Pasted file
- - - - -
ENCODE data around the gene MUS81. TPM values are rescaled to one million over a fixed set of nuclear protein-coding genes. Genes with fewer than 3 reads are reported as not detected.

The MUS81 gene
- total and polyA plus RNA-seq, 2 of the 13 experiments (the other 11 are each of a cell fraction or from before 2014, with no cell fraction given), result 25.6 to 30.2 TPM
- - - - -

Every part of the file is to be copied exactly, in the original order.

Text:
ENCODE data around the gene MUS81. TPM values are rescaled to one million over a fixed set of nuclear protein-coding genes. Genes with fewer than 3 reads are reported as not detected.

The MUS81 gene
- total and polyA plus RNA-seq, 2 of the 13 experiments (the other 11 are each of a cell fraction or from before 2014, with no cell fraction given), result 25.6 to 30.2 TPM